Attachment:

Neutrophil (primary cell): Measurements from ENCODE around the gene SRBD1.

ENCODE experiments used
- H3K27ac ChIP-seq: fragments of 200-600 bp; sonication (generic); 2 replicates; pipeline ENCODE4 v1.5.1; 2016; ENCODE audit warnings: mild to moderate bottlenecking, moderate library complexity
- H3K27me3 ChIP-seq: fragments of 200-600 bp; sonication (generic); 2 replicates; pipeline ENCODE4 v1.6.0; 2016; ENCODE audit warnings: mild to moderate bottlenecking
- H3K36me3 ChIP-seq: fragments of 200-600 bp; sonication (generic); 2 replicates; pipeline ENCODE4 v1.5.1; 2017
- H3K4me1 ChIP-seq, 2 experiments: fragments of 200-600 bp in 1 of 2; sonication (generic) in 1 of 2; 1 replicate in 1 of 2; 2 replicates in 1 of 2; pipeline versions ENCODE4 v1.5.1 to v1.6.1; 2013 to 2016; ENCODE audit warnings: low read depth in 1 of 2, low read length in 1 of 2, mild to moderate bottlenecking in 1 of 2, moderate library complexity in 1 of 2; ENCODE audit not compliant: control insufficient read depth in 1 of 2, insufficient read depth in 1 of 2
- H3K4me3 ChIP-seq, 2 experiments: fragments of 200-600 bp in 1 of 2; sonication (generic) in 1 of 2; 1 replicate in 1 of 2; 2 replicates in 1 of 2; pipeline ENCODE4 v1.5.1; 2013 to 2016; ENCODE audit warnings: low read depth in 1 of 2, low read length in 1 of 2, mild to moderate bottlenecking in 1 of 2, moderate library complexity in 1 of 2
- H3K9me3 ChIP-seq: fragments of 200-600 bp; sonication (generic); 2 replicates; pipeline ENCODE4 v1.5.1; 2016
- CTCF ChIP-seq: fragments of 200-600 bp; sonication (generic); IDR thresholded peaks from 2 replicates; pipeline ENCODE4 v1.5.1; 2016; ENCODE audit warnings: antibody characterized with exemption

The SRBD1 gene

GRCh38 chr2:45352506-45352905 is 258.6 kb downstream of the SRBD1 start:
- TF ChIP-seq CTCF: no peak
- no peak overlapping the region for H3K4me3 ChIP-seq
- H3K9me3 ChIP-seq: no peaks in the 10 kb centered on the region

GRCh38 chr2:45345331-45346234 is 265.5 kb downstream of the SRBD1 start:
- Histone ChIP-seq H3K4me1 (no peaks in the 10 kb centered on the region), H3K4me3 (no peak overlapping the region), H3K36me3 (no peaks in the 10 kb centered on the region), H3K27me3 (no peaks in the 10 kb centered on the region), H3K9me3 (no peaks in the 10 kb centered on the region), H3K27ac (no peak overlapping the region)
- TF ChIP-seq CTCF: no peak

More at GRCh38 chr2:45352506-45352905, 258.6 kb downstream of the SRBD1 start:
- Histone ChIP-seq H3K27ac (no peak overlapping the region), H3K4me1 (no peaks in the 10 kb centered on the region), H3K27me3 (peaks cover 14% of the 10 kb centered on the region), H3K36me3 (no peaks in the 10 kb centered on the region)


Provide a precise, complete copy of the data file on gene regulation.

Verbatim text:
Neutrophil (primary cell): Measurements from ENCODE around the gene SRBD1.

ENCODE experiments used
- H3K27ac ChIP-seq: fragments of 200-600 bp; sonication (generic); 2 replicates; pipeline ENCODE4 v1.5.1; 2016; ENCODE audit warnings: mild to moderate bottlenecking, moderate library complexity
- H3K27me3 ChIP-seq: fragments of 200-600 bp; sonication (generic); 2 replicates; pipeline ENCODE4 v1.6.0; 2016; ENCODE audit warnings: mild to moderate bottlenecking
- H3K36me3 ChIP-seq: fragments of 200-600 bp; sonication (generic); 2 replicates; pipeline ENCODE4 v1.5.1; 2017
- H3K4me1 ChIP-seq, 2 experiments: fragments of 200-600 bp in 1 of 2; sonication (generic) in 1 of 2; 1 replicate in 1 of 2; 2 replicates in 1 of 2; pipeline versions ENCODE4 v1.5.1 to v1.6.1; 2013 to 2016; ENCODE audit warnings: low read depth in 1 of 2, low read length in 1 of 2, mild to moderate bottlenecking in 1 of 2, moderate library complexity in 1 of 2; ENCODE audit not compliant: control insufficient read depth in 1 of 2, insufficient read depth in 1 of 2
- H3K4me3 ChIP-seq, 2 experiments: fragments of 200-600 bp in 1 of 2; sonication (generic) in 1 of 2; 1 replicate in 1 of 2; 2 replicates in 1 of 2; pipeline ENCODE4 v1.5.1; 2013 to 2016; ENCODE audit warnings: low read depth in 1 of 2, low read length in 1 of 2, mild to moderate bottlenecking in 1 of 2, moderate library complexity in 1 of 2
- H3K9me3 ChIP-seq: fragments of 200-600 bp; sonication (generic); 2 replicates; pipeline ENCODE4 v1.5.1; 2016
- CTCF ChIP-seq: fragments of 200-600 bp; sonication (generic); IDR thresholded peaks from 2 replicates; pipeline ENCODE4 v1.5.1; 2016; ENCODE audit warnings: antibody characterized with exemption

The SRBD1 gene

GRCh38 chr2:45352506-45352905 is 258.6 kb downstream of the SRBD1 start:
- TF ChIP-seq CTCF: no peak
- no peak overlapping the region for H3K4me3 ChIP-seq
- H3K9me3 ChIP-seq: no peaks in the 10 kb centered on the region

GRCh38 chr2:45345331-45346234 is 265.5 kb downstream of the SRBD1 start:
- Histone ChIP-seq H3K4me1 (no peaks in the 10 kb centered on the region), H3K4me3 (no peak overlapping the region), H3K36me3 (no peaks in the 10 kb centered on the region), H3K27me3 (no peaks in the 10 kb centered on the region), H3K9me3 (no peaks in the 10 kb centered on the region), H3K27ac (no peak overlapping the region)
- TF ChIP-seq CTCF: no peak

More at GRCh38 chr2:45352506-45352905, 258.6 kb downstream of the SRBD1 start:
- Histone ChIP-seq H3K27ac (no peak overlapping the region), H3K4me1 (no peaks in the 10 kb centered on the region), H3K27me3 (peaks cover 14% of the 10 kb centered on the region), H3K36me3 (no peaks in the 10 kb centered on the region)